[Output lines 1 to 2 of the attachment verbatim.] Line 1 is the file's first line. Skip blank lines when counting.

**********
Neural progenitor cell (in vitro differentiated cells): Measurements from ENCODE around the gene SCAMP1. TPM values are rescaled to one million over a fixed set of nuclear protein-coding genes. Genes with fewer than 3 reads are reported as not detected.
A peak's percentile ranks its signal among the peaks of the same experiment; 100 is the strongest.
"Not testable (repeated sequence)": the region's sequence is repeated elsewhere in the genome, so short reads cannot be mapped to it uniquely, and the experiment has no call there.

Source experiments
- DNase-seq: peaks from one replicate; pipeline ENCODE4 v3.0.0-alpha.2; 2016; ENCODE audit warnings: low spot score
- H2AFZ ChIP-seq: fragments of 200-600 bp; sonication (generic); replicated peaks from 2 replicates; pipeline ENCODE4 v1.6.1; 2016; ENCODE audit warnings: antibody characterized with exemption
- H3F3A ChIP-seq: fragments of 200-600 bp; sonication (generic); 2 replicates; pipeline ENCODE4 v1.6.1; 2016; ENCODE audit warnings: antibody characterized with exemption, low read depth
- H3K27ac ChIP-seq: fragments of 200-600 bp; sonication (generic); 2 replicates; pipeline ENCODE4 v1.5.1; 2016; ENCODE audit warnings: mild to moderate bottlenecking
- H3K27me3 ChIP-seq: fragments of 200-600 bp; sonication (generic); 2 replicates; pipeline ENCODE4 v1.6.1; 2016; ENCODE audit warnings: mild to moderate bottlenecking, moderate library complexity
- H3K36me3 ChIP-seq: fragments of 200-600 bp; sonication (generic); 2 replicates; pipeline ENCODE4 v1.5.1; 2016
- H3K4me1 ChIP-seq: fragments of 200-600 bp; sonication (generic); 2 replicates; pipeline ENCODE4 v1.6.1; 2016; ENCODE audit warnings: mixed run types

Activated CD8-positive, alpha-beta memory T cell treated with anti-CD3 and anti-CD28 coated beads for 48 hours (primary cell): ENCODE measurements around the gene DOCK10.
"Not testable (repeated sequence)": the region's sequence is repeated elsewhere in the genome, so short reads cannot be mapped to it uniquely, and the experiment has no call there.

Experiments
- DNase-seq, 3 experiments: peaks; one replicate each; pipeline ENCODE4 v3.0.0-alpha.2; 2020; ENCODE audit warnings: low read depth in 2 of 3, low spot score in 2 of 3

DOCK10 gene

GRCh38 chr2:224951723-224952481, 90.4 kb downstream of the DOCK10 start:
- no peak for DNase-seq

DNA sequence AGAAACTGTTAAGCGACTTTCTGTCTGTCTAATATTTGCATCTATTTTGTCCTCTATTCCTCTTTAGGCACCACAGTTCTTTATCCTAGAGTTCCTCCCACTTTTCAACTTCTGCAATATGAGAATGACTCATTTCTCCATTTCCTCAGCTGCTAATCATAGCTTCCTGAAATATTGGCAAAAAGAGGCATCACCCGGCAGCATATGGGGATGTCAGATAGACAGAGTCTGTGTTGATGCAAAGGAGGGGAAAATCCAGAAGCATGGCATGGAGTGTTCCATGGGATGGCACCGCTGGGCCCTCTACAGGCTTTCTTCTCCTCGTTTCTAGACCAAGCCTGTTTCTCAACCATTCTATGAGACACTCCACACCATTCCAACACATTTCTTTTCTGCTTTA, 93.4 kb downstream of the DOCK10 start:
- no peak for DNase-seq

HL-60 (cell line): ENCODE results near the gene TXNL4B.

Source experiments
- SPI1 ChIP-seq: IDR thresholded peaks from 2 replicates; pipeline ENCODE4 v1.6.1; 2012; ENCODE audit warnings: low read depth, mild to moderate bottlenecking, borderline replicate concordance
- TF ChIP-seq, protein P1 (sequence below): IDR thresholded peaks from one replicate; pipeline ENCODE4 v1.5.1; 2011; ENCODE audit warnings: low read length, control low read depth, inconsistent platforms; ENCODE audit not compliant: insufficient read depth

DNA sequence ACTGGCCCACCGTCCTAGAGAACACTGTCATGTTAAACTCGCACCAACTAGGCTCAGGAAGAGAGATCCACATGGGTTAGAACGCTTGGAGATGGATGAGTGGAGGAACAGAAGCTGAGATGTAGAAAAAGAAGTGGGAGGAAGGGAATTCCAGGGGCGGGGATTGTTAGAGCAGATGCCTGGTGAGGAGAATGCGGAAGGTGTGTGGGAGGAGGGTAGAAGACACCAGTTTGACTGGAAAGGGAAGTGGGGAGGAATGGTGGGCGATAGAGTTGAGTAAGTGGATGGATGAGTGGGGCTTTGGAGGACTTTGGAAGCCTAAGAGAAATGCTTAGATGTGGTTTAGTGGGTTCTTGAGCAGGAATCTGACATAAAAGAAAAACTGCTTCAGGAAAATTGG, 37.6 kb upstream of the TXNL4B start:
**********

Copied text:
Neural progenitor cell (in vitro differentiated cells): Measurements from ENCODE around the gene SCAMP1. TPM values are rescaled to one million over a fixed set of nuclear protein-coding genes. Genes with fewer than 3 reads are reported as not detected.
A peak's percentile ranks its signal among the peaks of the same experiment; 100 is the strongest.